Although the African slave-trade was no longer supported by the law of nationsuniversal jurisprudence—at the close of the colonial period, it would not have been a criminal act on the part of the persons engaging in it, unless forbidden by the legislation of their own sovereign. And even if so forbidden, it would not have been punishable by the courts of any other nation as piracy, unless by the consent of that sovereign.

1 There is an ordinary use of the terms piracy, pirate, piratical, in which acts of robbery and murder are discriminated according to the place wherein committed—the high seas. But in the phrase "piracy by the law of nations," the designation has reference to the common jurisdiction which nations will assume over it. Compare the variety of opinion, on this question of definition, in United States v. Smith, 5 Wheaton, 153.

CHAPTER XI.

OF THE INVESTITURE IN THE PEOPLE OF THE SEVERAL STATES AND OF THE UNITED STATES, OF THAT SOVEREIGN POWER WHICH IS THE BASIS OF CONDITIONS OF FREEDOM OR OF BONDAGE.

§ 330. By the Revolution and the war which was terminated by the preliminary treaty of peace of November 30, 1783, the English colonies, a portion of whose juridical history has been herein considered, became politically separated from the British empire, and a new sovereignty,1 known to the rest of the world as the United States of North America, became established over their territory. To the legislative or juridical action of this sovereignty or sovereignties, the subsequent existence of any rights or obligations incident to freedom or liberty and its opposites, regarded as the conditions or status of private persons within their territorial dominion, must be referred.

§ 331. Freedom or liberty, taken even in the widest or most general sense—that of the mere negation of restraint, must vary in significancy according to the nature of the subject of which it is predicated, or the capacities of that subject for acting or being acted upon.

When freedom or liberty is attributed to a being capable of choice and action, and is not taken as the simple negation of restraint, but as a positive condition of moral privilege in reference to some rule of action, it varies in its significancy, not only ac

1 This term, primarily signifying supreme or sovereign power in the abstract, or the possession of that kind of power (Webster's Diet.), is often used also, as here, for the concrete,—the power and the possessor of it.

BASIS OF PERSONAL CONDITIONS. 395

cording to the object or purpose of the rule, but also as that rule may vary in its absoluteness or necessity, and in its relations to space and time.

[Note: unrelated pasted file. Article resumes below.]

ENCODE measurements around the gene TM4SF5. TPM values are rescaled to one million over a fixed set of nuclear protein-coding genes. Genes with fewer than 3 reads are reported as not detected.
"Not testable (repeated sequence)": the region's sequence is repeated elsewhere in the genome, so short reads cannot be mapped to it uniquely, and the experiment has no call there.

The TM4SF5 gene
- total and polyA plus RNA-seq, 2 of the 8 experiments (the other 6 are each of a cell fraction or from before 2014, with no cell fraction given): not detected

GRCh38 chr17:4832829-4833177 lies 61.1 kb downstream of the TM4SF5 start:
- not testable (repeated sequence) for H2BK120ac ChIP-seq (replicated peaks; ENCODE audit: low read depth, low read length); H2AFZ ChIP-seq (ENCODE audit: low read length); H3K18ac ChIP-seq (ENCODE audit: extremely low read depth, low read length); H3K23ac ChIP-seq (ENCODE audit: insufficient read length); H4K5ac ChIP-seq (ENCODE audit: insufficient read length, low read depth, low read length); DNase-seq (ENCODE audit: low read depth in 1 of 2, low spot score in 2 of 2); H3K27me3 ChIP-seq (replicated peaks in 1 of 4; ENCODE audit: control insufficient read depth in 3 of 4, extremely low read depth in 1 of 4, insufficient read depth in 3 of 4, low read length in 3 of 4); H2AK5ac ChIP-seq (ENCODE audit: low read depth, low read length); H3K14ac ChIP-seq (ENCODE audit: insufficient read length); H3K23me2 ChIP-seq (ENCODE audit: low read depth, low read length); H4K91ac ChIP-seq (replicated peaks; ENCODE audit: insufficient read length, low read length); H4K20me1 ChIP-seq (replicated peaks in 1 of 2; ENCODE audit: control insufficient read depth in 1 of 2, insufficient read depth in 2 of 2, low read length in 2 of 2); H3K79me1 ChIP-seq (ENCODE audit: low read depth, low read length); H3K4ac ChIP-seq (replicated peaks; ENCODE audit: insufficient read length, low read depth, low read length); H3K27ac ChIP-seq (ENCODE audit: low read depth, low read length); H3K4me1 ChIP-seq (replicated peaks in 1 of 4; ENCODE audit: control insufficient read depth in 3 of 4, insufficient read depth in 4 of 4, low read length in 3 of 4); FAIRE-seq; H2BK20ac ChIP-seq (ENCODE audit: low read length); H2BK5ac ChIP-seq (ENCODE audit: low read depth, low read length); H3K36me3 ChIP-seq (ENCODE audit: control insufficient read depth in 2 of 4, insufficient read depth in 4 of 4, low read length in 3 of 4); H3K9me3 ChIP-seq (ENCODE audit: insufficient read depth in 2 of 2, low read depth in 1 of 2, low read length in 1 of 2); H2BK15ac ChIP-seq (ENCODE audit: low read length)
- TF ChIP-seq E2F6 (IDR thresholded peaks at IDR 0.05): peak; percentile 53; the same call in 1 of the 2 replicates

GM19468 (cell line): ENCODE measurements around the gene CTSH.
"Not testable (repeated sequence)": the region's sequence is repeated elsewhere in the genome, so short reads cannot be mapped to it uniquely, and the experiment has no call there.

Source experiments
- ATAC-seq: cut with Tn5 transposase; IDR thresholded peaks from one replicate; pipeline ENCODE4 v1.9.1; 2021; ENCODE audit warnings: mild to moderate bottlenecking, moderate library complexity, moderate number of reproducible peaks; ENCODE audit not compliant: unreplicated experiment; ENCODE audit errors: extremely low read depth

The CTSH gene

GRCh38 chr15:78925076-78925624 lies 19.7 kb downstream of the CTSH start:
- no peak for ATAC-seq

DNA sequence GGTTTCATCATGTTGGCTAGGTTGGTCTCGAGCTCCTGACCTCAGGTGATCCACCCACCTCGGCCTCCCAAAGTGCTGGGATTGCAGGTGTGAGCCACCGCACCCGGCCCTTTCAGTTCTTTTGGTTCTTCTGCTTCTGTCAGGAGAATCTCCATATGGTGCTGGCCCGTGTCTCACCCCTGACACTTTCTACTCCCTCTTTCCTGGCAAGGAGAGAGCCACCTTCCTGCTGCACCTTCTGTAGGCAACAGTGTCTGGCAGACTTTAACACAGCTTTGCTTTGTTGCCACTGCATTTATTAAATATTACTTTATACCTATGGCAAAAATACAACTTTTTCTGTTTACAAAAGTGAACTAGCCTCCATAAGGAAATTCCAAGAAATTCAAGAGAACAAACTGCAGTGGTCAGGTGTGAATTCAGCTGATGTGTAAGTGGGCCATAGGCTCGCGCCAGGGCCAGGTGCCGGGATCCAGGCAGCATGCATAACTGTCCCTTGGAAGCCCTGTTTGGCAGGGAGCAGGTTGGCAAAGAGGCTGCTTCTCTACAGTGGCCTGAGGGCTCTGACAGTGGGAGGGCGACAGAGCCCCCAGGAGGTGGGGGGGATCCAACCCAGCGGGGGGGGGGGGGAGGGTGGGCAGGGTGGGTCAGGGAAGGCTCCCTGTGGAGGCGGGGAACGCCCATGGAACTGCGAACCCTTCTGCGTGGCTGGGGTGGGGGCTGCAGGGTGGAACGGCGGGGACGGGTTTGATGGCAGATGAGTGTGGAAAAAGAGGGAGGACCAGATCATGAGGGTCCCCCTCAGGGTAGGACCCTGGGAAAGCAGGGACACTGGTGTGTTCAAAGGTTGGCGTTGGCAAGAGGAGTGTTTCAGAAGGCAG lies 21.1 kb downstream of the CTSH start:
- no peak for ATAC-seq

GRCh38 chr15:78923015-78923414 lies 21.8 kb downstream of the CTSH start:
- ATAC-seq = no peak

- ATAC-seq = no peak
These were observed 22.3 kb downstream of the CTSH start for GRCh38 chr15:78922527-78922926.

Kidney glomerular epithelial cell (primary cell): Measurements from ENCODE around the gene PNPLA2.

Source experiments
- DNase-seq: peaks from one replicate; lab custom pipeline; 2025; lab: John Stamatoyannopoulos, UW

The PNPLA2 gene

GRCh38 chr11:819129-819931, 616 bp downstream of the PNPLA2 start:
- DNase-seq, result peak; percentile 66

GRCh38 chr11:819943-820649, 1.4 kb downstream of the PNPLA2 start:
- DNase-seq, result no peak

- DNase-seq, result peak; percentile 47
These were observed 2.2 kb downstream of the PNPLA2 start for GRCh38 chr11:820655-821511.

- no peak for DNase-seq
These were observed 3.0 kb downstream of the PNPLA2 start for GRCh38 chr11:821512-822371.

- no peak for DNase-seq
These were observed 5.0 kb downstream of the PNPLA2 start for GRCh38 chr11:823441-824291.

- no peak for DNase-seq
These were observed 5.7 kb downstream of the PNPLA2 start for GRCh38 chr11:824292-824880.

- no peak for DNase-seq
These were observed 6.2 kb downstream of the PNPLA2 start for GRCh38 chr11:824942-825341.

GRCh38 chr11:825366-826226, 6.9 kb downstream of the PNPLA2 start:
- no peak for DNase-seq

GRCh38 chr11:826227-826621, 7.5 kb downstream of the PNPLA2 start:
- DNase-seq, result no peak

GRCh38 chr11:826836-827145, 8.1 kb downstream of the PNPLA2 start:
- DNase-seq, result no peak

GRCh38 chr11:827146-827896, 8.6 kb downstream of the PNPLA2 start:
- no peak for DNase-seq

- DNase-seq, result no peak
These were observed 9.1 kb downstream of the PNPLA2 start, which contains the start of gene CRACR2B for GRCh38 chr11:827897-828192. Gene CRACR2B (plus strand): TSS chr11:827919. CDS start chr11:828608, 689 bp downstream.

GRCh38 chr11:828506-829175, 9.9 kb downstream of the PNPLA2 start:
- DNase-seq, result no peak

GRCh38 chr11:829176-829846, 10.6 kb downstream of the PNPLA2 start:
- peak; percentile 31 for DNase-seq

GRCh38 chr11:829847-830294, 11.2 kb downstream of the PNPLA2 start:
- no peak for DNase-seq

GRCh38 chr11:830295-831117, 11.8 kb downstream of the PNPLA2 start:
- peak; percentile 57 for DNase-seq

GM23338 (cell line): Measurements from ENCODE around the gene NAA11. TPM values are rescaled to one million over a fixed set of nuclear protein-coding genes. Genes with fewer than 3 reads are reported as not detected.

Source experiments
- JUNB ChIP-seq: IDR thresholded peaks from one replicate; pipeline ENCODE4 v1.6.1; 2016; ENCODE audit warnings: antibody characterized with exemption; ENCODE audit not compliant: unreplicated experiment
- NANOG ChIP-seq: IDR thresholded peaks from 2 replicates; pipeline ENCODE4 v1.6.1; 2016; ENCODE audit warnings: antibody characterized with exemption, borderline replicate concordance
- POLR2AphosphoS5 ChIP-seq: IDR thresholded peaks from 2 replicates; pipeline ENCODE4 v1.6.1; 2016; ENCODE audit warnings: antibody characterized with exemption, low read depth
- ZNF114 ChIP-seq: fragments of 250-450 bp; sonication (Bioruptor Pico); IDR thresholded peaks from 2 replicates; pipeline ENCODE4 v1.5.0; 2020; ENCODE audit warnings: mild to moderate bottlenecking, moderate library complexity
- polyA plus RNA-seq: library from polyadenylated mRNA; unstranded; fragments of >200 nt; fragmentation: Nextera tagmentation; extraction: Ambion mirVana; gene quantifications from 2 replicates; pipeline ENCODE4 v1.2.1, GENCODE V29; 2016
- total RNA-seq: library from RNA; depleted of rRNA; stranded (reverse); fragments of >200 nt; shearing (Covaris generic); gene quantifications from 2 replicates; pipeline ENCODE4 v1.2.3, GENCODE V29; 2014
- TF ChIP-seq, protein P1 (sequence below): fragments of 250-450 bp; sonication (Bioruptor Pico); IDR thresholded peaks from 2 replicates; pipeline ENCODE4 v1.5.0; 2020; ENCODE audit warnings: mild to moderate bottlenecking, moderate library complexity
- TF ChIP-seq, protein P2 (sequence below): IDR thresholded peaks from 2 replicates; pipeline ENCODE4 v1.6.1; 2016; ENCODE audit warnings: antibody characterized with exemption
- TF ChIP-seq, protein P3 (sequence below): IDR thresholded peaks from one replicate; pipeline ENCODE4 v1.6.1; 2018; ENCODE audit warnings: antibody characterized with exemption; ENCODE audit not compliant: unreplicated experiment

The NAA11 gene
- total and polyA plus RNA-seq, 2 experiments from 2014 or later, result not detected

When the terms freedom and liberty or their opposites are used to express the condition of a natural person, who is a member of some civil society or state, and that condition is considered apart from all ethical views of its naturalness or inherent correspondence with the nature of man, and only as consisting of a variety of rights or obligations in certain legal relations determined by the positive law, based on the authority of that civil society or state,1 it cannot be described without at the same time denning the law, which originated these relations, in its absoluteness or necessity, and in its temporal and territorial extent.

When describing freedom and its opposites as the effect of the laws of the United States, it is therefore proper to consider those laws in their necessity, authority and jurisdiction; as well as in their object, or their direct effect upon personal condition by the creation of legal relations.

These attributes of the nature of law, which are therefore, of necessity, limitations of the existence of freedom and its opposites, are incidents of that relation of superior and inferior, which is an essential element or constituent of a law in the primary sense."

§ 332. Since each national sovereignty is the ultimate or supreme authority for the law of that national domain in which it is supreme, (in the sense given to the word law in the previous chapters,) it is not to be considered as being itself dependent on that law for its existence, or its possession of that supreme authority; which possession can be said to be fixed and determined only by those general principles which are, in fact, a law only in the secondary sense, and constitute that "natural or necessary law of nations" which has been referred to in the first chapter.3 This existence, or this possession of sovereign power must be assumed as rightful in every applicant^ §§ 4-43 > Ante, § 2. 'Ante, § 49.